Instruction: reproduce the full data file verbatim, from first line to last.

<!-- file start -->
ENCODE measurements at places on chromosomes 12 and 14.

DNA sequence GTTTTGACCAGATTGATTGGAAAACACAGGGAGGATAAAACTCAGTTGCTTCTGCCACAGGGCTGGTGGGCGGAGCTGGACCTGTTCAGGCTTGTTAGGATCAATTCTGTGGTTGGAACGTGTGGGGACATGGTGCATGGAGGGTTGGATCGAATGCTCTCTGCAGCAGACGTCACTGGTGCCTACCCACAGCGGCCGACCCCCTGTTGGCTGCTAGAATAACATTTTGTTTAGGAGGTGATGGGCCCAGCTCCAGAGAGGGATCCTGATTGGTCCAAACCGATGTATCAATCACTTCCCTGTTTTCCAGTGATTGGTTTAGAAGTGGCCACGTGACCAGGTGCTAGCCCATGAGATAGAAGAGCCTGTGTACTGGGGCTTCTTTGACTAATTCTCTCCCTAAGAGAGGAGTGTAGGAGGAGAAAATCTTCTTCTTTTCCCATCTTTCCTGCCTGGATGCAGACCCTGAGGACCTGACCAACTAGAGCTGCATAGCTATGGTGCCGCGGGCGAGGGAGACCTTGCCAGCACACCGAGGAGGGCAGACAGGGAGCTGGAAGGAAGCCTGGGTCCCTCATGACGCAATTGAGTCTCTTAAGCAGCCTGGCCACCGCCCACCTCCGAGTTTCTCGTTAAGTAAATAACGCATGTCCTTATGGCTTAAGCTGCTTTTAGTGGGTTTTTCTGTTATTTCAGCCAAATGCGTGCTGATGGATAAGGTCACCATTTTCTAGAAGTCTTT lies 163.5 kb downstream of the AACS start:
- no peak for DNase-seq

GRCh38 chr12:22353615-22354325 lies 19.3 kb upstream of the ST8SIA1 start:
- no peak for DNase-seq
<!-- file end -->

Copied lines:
ENCODE measurements at places on chromosomes 12 and 14.

DNA sequence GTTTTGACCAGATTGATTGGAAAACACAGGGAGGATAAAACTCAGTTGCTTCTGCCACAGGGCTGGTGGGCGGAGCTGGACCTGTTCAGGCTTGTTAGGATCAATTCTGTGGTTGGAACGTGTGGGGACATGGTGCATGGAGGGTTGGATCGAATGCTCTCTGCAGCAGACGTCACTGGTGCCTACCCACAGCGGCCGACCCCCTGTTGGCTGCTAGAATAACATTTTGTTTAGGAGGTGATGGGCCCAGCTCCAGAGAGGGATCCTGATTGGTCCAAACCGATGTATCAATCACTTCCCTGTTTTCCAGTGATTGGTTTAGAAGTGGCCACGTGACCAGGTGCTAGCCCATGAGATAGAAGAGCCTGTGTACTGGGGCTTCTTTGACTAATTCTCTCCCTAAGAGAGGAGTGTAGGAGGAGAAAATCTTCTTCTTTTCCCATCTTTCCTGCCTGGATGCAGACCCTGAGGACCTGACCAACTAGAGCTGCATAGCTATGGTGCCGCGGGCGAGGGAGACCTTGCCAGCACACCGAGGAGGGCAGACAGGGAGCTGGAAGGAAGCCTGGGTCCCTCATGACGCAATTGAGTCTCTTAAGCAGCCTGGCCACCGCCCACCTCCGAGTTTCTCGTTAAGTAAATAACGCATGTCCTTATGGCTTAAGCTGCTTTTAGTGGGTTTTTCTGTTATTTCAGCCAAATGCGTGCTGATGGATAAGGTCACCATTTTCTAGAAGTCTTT lies 163.5 kb downstream of the AACS start:
- no peak for DNase-seq

GRCh38 chr12:22353615-22354325 lies 19.3 kb upstream of the ST8SIA1 start:
- no peak for DNase-seq